The fundamentals of conductor-to-dielectric model are similar to dielectric-to-dielectric contact model. The main difference is that one of the dielectric plates is replaced by a conductor layer. The conductor layer can be regarded as both the top triboelectric layer and the top electrode. As compared with the conductor-to-dielectric model, the efficiency of induced electron transfer in conductor-to-dielectric model is lower because of the electrostatic screening effect. However, the conductor-to-dielectric model is more practical because of the easier movements of triboelectric layer. For example, it has been utilized to scavenge energy from air flow,20 rotating tire,21 and rain drop.22 There are also other theoretical models such as metal-to-dielectric sliding-mode TENG, single electrode mode TENG, and sliding-mode freestanding TENG. In addition, these TENGs have been used to harvest energy from rotation motion, air flow, and a moving automobile.
Structural designs and working mechanism
In 2012, the first flexible triboelectric nanogenerator was invented to scavenge mechanical energy.7 Figure 1b is a typical structure of flexible TENG, which is based on the contact–separation mode. There are two different polymer sheets that were assembled as a sandwiched structure. The surface of the film has nanoscale roughness structure, which can produce friction. A thin Au film is deposited on the back of the polymer sheet. When the external force bends the polymer films, two films touched each other. Owing to nanoscale surface roughness, opposite charges emerge and distribute on the two surfaces of the films because of the contact electrification. Simultaneously, interface dipole layers are generated, which can give rise to inner potential layer between the two electrodes. And this device can work in a low strain (0.13%). If the capacitance and voltage of the flexible TENG are defined as C and V, the current of the system can be expressed.7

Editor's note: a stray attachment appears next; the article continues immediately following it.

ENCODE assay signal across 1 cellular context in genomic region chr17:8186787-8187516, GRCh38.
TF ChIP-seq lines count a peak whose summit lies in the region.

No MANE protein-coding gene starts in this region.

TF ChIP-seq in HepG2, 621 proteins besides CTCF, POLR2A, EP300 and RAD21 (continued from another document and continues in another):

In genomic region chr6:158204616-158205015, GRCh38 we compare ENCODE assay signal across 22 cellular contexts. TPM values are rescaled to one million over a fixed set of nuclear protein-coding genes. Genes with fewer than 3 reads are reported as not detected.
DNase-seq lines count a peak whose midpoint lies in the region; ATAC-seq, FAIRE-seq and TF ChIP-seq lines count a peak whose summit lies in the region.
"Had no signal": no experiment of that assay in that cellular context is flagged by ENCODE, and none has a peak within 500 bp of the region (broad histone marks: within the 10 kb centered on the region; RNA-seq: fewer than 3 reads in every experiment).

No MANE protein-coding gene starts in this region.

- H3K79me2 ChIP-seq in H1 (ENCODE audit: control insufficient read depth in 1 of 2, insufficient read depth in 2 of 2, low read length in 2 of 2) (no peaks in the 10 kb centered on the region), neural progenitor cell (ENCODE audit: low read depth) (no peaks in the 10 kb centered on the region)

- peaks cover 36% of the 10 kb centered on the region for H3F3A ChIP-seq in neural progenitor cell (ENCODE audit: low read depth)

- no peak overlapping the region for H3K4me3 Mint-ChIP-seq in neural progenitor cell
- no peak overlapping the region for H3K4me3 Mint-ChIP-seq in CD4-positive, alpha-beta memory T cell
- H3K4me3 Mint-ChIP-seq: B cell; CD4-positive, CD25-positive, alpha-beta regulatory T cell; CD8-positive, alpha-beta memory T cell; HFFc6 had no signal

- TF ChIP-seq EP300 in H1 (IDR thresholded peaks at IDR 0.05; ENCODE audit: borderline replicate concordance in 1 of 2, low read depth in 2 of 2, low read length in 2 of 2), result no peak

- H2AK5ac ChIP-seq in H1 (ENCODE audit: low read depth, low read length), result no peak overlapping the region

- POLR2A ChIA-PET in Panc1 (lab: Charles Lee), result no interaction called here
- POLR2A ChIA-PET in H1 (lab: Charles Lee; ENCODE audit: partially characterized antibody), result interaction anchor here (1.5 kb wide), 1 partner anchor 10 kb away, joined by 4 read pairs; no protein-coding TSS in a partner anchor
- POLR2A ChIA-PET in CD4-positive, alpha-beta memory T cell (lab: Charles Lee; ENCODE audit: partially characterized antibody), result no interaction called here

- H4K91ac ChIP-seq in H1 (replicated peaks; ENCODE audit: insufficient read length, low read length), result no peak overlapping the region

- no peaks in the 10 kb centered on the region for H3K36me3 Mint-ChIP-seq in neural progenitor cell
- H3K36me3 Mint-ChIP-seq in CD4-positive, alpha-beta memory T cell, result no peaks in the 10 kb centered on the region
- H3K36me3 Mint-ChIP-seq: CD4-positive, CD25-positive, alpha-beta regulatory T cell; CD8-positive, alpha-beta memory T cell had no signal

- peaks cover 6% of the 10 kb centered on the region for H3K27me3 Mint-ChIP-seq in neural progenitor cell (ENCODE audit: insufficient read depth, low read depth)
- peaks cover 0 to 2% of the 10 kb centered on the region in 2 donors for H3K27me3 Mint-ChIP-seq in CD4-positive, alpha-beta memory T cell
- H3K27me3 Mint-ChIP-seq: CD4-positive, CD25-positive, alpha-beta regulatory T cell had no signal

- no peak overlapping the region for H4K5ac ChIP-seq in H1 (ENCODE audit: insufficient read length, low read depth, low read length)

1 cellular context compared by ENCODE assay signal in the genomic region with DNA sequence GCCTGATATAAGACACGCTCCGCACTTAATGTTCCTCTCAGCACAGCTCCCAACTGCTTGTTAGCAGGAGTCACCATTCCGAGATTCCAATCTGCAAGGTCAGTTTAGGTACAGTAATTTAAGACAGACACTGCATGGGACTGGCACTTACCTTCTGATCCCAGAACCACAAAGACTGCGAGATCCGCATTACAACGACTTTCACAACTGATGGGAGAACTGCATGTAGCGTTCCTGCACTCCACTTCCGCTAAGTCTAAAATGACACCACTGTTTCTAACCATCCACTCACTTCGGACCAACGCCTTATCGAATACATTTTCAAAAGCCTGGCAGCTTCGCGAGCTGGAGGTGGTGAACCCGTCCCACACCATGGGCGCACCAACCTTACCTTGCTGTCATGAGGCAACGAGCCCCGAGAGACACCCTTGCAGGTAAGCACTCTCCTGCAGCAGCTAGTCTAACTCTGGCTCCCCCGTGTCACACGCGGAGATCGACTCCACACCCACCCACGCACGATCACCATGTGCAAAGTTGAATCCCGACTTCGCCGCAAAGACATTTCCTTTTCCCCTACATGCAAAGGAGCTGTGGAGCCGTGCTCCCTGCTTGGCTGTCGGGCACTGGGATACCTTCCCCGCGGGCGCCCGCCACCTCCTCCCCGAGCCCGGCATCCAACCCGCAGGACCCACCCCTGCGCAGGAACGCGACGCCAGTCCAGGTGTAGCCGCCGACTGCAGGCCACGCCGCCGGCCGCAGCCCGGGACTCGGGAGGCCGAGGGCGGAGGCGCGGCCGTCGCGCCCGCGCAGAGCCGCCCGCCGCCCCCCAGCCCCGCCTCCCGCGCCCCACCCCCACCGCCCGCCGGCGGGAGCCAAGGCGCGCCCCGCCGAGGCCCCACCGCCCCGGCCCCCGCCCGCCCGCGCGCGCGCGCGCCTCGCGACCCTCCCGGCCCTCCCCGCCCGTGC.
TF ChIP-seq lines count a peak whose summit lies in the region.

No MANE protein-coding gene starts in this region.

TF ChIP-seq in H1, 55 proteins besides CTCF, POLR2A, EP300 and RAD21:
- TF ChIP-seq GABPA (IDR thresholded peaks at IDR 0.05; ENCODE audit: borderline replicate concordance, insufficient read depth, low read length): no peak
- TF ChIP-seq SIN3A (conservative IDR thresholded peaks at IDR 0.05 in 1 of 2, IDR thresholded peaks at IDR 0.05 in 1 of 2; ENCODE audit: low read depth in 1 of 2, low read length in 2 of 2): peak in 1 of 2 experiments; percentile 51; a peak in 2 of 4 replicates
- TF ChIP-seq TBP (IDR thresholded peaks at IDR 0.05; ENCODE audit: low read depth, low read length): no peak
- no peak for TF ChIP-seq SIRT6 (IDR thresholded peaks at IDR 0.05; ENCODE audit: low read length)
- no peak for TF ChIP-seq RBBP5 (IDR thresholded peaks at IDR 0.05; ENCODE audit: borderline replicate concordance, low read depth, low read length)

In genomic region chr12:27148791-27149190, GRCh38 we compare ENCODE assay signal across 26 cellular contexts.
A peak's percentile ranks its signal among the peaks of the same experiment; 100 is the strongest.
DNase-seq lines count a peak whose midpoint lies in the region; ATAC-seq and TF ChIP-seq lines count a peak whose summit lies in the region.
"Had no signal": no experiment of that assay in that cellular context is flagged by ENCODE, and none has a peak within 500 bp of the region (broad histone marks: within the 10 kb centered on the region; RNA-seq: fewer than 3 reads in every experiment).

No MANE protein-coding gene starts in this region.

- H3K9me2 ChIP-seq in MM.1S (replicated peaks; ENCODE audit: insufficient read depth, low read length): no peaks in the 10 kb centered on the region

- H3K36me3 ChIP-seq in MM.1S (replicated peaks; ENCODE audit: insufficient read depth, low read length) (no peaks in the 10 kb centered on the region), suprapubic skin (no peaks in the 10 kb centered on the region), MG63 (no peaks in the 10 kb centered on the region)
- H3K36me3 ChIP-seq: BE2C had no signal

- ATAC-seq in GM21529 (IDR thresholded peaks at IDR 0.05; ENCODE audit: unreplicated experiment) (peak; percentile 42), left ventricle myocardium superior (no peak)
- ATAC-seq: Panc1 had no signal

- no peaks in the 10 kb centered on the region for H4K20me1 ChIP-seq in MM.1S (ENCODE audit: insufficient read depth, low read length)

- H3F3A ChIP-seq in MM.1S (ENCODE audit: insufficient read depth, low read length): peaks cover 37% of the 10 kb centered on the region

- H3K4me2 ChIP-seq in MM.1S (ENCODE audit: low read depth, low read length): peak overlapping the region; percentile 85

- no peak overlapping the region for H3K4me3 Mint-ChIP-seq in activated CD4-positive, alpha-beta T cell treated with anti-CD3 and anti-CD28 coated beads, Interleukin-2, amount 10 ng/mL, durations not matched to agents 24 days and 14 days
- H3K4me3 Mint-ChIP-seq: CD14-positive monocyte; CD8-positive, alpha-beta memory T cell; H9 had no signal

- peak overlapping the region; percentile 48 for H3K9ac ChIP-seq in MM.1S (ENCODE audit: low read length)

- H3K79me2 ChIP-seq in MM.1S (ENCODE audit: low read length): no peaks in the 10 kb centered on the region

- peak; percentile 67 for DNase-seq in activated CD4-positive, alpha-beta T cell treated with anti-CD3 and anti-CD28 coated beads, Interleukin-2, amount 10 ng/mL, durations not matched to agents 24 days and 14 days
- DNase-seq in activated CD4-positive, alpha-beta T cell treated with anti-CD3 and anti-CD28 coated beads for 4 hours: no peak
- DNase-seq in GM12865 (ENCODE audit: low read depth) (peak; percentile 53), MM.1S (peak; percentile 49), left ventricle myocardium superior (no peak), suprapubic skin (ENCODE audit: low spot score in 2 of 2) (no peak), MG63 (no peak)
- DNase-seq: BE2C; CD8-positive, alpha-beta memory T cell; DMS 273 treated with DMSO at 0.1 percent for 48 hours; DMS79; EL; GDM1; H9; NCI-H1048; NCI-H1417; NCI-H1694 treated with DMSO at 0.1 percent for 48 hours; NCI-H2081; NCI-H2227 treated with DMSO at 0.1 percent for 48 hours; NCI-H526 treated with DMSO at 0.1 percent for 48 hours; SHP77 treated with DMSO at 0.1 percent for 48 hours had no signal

The working mechanism of the TENG is mainly based on contact charging and electrostatic induction, as shown in Fig. 1c.23 When an external force is applied on the TENG, the two triboelectric materials contact and the charge will transfer between the two materials. In this condition, one material surface that possesses a strong electron-attracting ability will produce negative charges. Positive charges will appear on another surface (Fig. 1cII). When the external force is released, an electric potential difference is established because of a separation of the two materials (Fig. 1cIII). The open-circuit voltage can be expressed as23